Moderna to take mRNA flu and HIV vaccines into Phase 1 trials this year

By Rachel Arthur

- Last updated on GMT


Related tags Moderna mRNA vaccine Hiv Influenza

Moderna will take mRNA flu and HIV vaccines into Phase 1 trials this year, as well as beginning a pivotal Phase 3 study for its cytomegalovirus (CMV) vaccine candidate.

A Phase 1 study for a RSV vaccine candidate is also under way.

As part of its Vaccine Day this week, the company has updated its vaccine development timeline and unveiled results from early stage mRNA vaccine trials.

HIV vaccines: mRNA-1644 and mRNA-1574

Moderna expects to begin three phase 1 clinical trials for two HIV vaccine candidates, mRNA-1644 and mRNA-1574, in 2021.

mRNA-1644 is a novel approach to HIV vaccine strategy in humans designed to elicit broadly neutralizing HIV-1 antibodies (bNAbs). It is being developed in collaboration with the International AIDS Vaccine Initiative (IAVI) and the Bill and Melinda Gates Foundation (BMGF). A Phase 1 study for the candidate will use iterative human testing to validate the approach and antigens and multiple novel antigens will be used for germline-targeting and immuno-focusing.

A second approach, mRNA-1574, is being evaluated with the US National Institutes of Health (NIH) and includes multiple native-like trimer antigens.

mRNA flu vaccine candidate: mRNA-1010

Moderna’s flu program is assessing multiple candidates, comprising multiple antigen combinations against the four seasonal viruses recommended by the WHO. The company expects to begin a Phase 1 clinical trial for the program this year.

Beyond this, it wants to explore potential combination vaccines against flu, SARS-CoV-2, RSV and human metapneumovirus (hMPV).

Current flu vaccines in the market have efficacy rates in the regoin of 40-60%: which Moderna believes its mRNA technology can improve on. It also says that its technology has several advantages over egg-based vaccine production: not only in terms of production advances but in accurately targetting vaccines against strains (egg-based production has the potential to cause unintended antigenic change to the vaccine virus).

RSV vaccine candidate: mRNA-1345

Moderna has also released the interim analysis of its Phase 1 study for mRNA-1345, its RSV vaccine candidate, this week.

A single mRNA-1345 vaccination of 50 μg (N=19) or 100 μg (N=20) was generally well-tolerated in younger adults (ages 18-49 years).

The vaccine was shown to increase RSV neutralizing antibodies in seropositive younger adults. Neutralizing antibodies were also present at baseline in all participants, as expected. A single vaccination of mRNA-1345 at the 50 or 100 μg dose level boosted neutralizing antibody titers against both serotypes of RSV-A and RSV-B with no apparent dose response.

“I am encouraged by these interim Phase 1 data showing the ability of mRNA-1345 to elicit a strong neutralizing antibody response,”​ said Jacqueline Miller, M.D., Senior Vice President, Infectious Diseases, Moderna. “We will continue to pursue RSV vaccines to protect the most vulnerable populations – young children and older adults – where reducing RSV infection is also a significant unmet need. We will also be evaluating possible combinations of mRNA-1345 with other respiratory virus vaccines.”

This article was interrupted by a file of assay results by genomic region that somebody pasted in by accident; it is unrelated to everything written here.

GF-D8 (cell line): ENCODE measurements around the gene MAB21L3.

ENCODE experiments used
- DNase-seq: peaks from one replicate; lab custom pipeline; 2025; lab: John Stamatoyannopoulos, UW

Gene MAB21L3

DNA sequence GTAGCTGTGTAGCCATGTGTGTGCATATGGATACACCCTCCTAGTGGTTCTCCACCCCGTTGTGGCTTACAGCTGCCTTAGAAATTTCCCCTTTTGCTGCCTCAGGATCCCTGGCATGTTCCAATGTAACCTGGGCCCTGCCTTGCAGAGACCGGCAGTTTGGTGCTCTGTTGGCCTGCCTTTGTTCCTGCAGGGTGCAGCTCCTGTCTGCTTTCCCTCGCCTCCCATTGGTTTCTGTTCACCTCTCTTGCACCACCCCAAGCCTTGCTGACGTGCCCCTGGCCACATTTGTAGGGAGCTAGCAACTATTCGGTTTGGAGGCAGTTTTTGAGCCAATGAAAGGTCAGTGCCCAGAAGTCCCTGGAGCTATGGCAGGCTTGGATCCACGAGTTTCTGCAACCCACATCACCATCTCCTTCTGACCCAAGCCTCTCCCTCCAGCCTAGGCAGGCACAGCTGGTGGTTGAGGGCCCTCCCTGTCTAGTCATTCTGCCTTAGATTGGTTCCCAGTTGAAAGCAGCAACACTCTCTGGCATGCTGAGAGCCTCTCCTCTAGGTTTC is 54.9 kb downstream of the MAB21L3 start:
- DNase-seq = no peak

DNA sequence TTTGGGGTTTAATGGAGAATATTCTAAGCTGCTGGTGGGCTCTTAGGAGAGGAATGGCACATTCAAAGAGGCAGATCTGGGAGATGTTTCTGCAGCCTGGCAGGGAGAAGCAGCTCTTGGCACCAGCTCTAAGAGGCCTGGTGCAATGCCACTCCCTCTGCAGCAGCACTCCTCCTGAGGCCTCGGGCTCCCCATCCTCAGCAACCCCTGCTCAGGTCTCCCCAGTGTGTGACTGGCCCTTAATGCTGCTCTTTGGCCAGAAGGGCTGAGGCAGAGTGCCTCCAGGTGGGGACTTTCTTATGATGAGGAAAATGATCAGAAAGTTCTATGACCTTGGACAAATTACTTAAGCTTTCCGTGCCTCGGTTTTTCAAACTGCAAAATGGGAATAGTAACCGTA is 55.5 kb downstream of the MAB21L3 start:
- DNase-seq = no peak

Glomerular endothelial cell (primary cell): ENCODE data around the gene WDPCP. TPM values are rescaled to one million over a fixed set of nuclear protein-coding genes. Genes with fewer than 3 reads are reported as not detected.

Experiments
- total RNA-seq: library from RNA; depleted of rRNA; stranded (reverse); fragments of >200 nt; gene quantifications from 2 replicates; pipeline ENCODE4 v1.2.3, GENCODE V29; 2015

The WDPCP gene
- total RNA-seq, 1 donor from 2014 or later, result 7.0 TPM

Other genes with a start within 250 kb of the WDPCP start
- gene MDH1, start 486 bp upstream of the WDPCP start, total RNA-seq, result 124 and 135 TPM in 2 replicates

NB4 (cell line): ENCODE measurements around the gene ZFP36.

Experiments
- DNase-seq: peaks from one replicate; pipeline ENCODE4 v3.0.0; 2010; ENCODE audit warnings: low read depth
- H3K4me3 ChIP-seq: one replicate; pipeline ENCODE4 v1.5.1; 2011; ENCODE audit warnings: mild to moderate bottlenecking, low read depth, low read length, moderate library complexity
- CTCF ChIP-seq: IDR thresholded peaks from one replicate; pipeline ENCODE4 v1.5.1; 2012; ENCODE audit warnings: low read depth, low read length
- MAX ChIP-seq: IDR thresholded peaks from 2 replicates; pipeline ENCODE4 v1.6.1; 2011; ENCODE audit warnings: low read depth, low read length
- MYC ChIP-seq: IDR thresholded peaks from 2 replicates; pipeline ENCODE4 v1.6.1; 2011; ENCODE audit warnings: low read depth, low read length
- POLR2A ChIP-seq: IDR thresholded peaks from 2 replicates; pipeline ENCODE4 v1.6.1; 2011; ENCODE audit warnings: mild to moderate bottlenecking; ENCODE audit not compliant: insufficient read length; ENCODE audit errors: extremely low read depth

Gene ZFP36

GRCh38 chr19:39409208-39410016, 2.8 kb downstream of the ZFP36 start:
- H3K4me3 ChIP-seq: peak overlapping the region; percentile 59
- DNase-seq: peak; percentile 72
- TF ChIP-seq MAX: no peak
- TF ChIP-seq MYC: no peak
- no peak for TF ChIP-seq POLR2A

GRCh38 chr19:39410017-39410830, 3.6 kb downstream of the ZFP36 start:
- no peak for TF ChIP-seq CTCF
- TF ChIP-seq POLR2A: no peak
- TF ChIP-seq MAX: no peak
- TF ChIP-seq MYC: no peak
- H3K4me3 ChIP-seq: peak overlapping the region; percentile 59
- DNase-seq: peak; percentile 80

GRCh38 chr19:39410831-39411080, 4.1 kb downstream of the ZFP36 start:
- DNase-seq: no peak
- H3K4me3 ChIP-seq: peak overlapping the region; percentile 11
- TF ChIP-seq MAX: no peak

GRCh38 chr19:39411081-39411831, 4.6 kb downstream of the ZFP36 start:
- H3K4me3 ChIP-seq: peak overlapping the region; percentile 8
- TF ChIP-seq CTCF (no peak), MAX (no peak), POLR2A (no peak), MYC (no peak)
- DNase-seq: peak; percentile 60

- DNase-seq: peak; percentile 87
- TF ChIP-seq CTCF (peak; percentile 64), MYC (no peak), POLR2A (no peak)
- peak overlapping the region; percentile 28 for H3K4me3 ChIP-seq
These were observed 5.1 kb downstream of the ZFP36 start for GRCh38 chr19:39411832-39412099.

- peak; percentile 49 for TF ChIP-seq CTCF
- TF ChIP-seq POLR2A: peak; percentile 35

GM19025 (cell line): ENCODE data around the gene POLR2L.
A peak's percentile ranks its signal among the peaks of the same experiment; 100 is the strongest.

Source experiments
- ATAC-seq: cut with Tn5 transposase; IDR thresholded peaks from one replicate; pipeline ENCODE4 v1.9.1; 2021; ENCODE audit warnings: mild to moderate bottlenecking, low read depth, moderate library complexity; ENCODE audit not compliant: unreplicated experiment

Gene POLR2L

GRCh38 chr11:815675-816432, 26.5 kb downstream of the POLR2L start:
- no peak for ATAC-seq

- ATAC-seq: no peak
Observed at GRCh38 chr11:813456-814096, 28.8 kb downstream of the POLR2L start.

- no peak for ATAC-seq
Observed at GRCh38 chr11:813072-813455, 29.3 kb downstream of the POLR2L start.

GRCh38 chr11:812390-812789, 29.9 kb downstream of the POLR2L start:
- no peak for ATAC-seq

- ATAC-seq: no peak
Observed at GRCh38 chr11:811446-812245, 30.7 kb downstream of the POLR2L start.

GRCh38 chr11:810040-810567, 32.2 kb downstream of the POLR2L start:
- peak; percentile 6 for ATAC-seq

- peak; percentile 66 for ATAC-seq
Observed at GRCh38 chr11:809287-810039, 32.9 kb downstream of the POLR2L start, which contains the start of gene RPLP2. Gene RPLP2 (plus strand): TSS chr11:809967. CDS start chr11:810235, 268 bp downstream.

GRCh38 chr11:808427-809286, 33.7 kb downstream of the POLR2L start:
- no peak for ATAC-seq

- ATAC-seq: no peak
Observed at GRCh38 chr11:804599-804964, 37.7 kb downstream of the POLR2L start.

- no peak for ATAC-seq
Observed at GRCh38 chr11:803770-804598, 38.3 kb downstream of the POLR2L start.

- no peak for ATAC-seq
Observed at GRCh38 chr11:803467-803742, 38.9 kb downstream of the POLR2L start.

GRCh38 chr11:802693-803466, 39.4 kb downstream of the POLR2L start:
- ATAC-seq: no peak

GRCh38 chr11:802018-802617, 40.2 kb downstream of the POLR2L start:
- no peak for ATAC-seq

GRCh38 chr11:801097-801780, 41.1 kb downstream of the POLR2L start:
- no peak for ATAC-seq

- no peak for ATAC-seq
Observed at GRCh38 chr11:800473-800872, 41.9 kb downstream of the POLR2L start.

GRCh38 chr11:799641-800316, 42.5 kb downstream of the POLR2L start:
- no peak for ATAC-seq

There is currently no approved vaccine for Respiratory Syncytial Virus.

CMV vaccine mRNA-1647

Moderna’s CMV vaccine is the most advanced of its mRNA vaccine candidates: and it will enter a Phase 3 pivotal study of 8,000 seronegative women aged 16-40 this year across the US, Europe and Asia-Pacific.

Moderna has released interim Phase 2 data for the vaccine, mRNA-1647, this week after seven months. In CMV-seronegative participants after 3 doses, neutralizing antibody geometric mean titers (GMTs) against epithelial cell infection were at least 20-fold higher than the baseline GMT of the CMV-seropositive group; while neutralizing antibody GMTs against fibroblast infection approximated the baseline GMT of the CMV-seropositive group.

In CMV positive participants, neutralizing antibody GMTs against epithelial cell infection increased to at least 6.8-fold over baseline, while neutralizing antibody GMTs against fibroblast infection increased to approximately 2-fold over baseline

mRNA-1647 is a vaccine combining six mRNAs in a single vial, which encode for two antigens located on the surface of CMV: five mRNAs encoding the subunits that form the membrane-bound pentamer complex and one mRNA encoding the full-length membrane-bound glycoprotein B (gB). Both the pentamer and gB are essential for CMV to infect barrier epithelial surfaces and gain access to the body. mRNA-1647 is designed to produce an immune response against both the pentamer and gB for the prevention of CMV infection.

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